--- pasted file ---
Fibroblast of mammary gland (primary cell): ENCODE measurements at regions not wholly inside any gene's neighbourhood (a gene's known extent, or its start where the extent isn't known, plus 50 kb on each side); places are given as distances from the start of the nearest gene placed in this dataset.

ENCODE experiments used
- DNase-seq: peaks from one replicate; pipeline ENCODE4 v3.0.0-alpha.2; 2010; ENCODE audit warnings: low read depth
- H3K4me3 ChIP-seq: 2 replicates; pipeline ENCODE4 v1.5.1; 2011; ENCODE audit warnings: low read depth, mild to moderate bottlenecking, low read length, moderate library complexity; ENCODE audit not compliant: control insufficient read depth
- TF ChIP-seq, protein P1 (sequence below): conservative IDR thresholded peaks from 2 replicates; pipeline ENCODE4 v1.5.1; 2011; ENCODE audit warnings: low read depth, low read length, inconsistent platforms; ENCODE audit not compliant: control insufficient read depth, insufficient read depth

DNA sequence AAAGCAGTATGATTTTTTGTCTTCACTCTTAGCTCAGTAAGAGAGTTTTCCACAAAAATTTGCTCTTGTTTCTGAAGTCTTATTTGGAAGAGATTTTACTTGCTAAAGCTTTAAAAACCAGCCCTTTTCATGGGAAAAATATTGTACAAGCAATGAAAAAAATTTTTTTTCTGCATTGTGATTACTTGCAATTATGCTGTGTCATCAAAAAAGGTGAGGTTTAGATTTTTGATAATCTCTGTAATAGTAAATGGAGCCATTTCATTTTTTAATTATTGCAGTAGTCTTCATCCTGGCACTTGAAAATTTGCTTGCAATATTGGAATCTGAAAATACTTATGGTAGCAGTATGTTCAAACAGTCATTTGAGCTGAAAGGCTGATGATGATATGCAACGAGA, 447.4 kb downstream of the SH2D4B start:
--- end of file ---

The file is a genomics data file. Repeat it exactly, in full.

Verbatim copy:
Fibroblast of mammary gland (primary cell): ENCODE measurements at regions not wholly inside any gene's neighbourhood (a gene's known extent, or its start where the extent isn't known, plus 50 kb on each side); places are given as distances from the start of the nearest gene placed in this dataset.

ENCODE experiments used
- DNase-seq: peaks from one replicate; pipeline ENCODE4 v3.0.0-alpha.2; 2010; ENCODE audit warnings: low read depth
- H3K4me3 ChIP-seq: 2 replicates; pipeline ENCODE4 v1.5.1; 2011; ENCODE audit warnings: low read depth, mild to moderate bottlenecking, low read length, moderate library complexity; ENCODE audit not compliant: control insufficient read depth
- TF ChIP-seq, protein P1 (sequence below): conservative IDR thresholded peaks from 2 replicates; pipeline ENCODE4 v1.5.1; 2011; ENCODE audit warnings: low read depth, low read length, inconsistent platforms; ENCODE audit not compliant: control insufficient read depth, insufficient read depth

DNA sequence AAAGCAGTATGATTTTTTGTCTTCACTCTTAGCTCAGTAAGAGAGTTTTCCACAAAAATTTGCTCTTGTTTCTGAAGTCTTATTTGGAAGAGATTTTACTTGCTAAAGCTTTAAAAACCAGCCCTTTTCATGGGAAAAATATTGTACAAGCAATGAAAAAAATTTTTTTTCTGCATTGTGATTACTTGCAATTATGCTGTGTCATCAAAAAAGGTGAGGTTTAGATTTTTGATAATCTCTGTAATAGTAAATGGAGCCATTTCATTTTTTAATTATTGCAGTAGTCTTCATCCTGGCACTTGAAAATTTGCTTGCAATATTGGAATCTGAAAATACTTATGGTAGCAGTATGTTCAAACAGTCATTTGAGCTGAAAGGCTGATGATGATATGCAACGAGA, 447.4 kb downstream of the SH2D4B start: